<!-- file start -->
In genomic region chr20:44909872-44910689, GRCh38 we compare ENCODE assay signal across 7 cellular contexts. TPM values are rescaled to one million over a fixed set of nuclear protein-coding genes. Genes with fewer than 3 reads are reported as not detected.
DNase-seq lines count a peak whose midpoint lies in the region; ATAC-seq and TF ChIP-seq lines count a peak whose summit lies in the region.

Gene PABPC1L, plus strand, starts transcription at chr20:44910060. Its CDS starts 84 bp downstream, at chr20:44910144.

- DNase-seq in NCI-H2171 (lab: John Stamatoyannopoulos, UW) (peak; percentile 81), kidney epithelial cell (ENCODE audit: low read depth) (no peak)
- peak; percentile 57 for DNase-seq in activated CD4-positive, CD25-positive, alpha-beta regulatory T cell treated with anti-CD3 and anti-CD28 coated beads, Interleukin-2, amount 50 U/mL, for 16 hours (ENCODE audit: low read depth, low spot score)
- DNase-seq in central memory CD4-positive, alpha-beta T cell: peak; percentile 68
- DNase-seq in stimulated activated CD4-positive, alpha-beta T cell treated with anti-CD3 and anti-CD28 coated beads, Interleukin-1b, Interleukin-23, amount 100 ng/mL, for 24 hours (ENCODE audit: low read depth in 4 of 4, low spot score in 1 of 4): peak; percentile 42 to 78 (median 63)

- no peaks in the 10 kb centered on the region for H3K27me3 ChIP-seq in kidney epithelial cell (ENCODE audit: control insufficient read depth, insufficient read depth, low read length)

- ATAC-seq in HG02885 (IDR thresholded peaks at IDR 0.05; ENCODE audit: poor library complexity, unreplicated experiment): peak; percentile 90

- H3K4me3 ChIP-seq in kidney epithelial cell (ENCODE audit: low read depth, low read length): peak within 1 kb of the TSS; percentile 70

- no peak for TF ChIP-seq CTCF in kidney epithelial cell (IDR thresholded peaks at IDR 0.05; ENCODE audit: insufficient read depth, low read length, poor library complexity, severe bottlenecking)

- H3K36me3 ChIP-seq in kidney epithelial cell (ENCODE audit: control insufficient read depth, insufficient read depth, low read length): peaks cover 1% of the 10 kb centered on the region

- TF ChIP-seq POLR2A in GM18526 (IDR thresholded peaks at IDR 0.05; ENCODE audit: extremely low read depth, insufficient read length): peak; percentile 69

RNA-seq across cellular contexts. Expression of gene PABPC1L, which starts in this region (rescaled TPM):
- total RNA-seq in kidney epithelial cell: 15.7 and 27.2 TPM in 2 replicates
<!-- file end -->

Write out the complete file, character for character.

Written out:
In genomic region chr20:44909872-44910689, GRCh38 we compare ENCODE assay signal across 7 cellular contexts. TPM values are rescaled to one million over a fixed set of nuclear protein-coding genes. Genes with fewer than 3 reads are reported as not detected.
DNase-seq lines count a peak whose midpoint lies in the region; ATAC-seq and TF ChIP-seq lines count a peak whose summit lies in the region.

Gene PABPC1L, plus strand, starts transcription at chr20:44910060. Its CDS starts 84 bp downstream, at chr20:44910144.

- DNase-seq in NCI-H2171 (lab: John Stamatoyannopoulos, UW) (peak; percentile 81), kidney epithelial cell (ENCODE audit: low read depth) (no peak)
- peak; percentile 57 for DNase-seq in activated CD4-positive, CD25-positive, alpha-beta regulatory T cell treated with anti-CD3 and anti-CD28 coated beads, Interleukin-2, amount 50 U/mL, for 16 hours (ENCODE audit: low read depth, low spot score)
- DNase-seq in central memory CD4-positive, alpha-beta T cell: peak; percentile 68
- DNase-seq in stimulated activated CD4-positive, alpha-beta T cell treated with anti-CD3 and anti-CD28 coated beads, Interleukin-1b, Interleukin-23, amount 100 ng/mL, for 24 hours (ENCODE audit: low read depth in 4 of 4, low spot score in 1 of 4): peak; percentile 42 to 78 (median 63)

- no peaks in the 10 kb centered on the region for H3K27me3 ChIP-seq in kidney epithelial cell (ENCODE audit: control insufficient read depth, insufficient read depth, low read length)

- ATAC-seq in HG02885 (IDR thresholded peaks at IDR 0.05; ENCODE audit: poor library complexity, unreplicated experiment): peak; percentile 90

- H3K4me3 ChIP-seq in kidney epithelial cell (ENCODE audit: low read depth, low read length): peak within 1 kb of the TSS; percentile 70

- no peak for TF ChIP-seq CTCF in kidney epithelial cell (IDR thresholded peaks at IDR 0.05; ENCODE audit: insufficient read depth, low read length, poor library complexity, severe bottlenecking)

- H3K36me3 ChIP-seq in kidney epithelial cell (ENCODE audit: control insufficient read depth, insufficient read depth, low read length): peaks cover 1% of the 10 kb centered on the region

- TF ChIP-seq POLR2A in GM18526 (IDR thresholded peaks at IDR 0.05; ENCODE audit: extremely low read depth, insufficient read length): peak; percentile 69

RNA-seq across cellular contexts. Expression of gene PABPC1L, which starts in this region (rescaled TPM):
- total RNA-seq in kidney epithelial cell: 15.7 and 27.2 TPM in 2 replicates